Stocks were down in afternoon trading on Tuesday (US time), giving up more of their recent gains as investors weighed the latest batch of company earnings reports for clues about the health of Corporate America.
In late trade, the S&P 500 index was down 0.8 per cent, the Dow Jones has lost 0.9 per cent and the technology-heavy Nasdaq has slid by 1.1 per cent after shedding an early gain. It sets up the Australian sharemarket for falls, with futures at 5.11am AEST pointing to a fall of 69 points, or 1 per cent, at the open for the ASX.
Bond yields fell and weighed down banks, which rely on higher yields to charge more lucrative interest on loans. The yield on the 10-year Treasury fell to 1.56 per cent from 1.60 per cent. Bank of America fell 3 per cent and Citigroup dropped 3.7 per cent.
Technology stocks accounted for the biggest share of the decline in stocks, putting more pressure on the broader market. Apple fell 1.7 per cent.
The broader market took a more defensive posture as utilities, real estate stocks and a mix of companies that make consumer staples like food and household products gained ground. General Mills rose 1.5 per cent and Clorox rose 2.8 per cent.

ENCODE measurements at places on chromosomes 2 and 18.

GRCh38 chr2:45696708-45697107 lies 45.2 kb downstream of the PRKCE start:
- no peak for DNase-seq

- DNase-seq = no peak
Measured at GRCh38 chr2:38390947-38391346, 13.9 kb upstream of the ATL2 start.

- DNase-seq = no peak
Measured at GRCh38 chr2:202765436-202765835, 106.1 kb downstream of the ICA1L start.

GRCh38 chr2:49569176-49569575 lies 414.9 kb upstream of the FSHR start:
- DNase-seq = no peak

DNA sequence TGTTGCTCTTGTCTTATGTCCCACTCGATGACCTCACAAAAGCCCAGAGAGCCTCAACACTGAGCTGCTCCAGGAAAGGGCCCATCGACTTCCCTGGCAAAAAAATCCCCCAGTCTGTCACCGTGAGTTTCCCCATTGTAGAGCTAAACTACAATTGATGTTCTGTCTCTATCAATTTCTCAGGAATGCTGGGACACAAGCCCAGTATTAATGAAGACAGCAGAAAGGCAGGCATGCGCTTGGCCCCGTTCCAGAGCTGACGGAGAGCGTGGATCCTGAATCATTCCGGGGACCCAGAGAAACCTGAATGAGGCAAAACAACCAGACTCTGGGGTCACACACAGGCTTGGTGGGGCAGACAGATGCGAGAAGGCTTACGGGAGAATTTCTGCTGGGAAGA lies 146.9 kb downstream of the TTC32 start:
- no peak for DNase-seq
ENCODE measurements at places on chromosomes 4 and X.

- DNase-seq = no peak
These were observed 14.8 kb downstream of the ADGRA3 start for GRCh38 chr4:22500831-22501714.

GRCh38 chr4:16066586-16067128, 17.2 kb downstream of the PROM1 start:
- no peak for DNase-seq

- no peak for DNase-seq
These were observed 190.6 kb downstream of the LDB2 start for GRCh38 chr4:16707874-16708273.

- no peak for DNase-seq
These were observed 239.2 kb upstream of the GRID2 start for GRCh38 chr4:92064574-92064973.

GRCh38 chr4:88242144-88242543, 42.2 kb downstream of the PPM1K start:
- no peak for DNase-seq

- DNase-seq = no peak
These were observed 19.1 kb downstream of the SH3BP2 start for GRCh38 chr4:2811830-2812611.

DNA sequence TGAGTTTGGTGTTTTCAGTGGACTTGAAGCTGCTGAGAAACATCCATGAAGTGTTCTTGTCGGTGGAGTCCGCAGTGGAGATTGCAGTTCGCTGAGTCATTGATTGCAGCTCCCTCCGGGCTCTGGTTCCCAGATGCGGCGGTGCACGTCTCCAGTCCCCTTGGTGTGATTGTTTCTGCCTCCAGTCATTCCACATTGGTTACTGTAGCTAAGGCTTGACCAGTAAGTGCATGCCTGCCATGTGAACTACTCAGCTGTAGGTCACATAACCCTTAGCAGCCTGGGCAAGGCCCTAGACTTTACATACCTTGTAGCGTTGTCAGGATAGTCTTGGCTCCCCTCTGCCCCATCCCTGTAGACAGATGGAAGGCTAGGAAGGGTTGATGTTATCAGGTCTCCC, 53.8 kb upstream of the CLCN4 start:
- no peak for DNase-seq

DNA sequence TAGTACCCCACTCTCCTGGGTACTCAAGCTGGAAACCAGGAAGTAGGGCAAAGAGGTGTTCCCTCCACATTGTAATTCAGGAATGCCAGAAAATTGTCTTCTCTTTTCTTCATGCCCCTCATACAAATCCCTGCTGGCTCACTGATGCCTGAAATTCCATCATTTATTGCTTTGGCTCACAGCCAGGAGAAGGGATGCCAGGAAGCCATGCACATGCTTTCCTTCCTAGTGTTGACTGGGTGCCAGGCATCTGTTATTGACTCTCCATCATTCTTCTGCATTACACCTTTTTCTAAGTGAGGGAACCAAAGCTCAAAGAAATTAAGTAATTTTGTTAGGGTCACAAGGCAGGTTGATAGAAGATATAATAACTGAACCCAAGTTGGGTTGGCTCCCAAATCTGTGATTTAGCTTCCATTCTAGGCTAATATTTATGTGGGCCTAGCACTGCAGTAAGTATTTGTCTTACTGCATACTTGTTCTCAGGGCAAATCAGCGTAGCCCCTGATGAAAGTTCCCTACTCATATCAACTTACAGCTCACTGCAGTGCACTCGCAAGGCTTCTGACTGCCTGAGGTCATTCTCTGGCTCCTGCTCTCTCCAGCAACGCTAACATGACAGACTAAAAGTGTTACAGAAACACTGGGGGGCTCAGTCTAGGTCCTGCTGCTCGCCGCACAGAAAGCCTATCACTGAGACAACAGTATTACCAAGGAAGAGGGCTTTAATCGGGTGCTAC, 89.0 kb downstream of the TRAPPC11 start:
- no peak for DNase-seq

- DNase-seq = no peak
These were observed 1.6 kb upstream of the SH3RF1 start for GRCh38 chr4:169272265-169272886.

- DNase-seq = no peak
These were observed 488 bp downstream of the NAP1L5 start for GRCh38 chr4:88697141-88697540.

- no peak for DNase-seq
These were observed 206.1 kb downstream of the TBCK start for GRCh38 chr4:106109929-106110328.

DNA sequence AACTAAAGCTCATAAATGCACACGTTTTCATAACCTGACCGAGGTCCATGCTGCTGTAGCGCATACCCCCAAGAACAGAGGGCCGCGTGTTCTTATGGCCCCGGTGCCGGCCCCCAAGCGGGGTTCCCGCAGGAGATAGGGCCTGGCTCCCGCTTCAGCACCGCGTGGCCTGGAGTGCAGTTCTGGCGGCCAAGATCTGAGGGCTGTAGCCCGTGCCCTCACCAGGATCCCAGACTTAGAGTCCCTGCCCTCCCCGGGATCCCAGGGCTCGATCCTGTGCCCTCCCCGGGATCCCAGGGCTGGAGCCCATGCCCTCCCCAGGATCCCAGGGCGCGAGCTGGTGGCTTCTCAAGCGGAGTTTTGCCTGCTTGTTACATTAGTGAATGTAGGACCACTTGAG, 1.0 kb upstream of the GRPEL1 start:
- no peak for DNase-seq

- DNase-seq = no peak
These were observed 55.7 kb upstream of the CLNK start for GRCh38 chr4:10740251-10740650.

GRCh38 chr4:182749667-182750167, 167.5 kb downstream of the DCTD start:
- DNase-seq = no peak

The Russell 2000 index of smaller company stocks, which has been outpacing the broader market all year, was taking the brunt of the losses, shedding 2.4 per cent.
The market has been swaying between gains and record highs to pullbacks as investors weigh solid economic growth against the risks still posed by the virus pandemic. That push and pull will likely continue as vaccine distribution rolls on and various industries reopen.
“Overall, we’re going to have some volatility in the market this year, but everything to me looks fairly rosy for the next six months or so,” said Sylvia Jablonski, chief investment officer at Defiance ETFs.
Investors are in the middle of first-quarter earnings season. Roughly 80 members of the S&P 500 will report their results this week, as well as one out of every three members of the Dow. Wall Street will be looking to see if Corporate America is recovering with the rest of the economy from the coronavirus pandemic.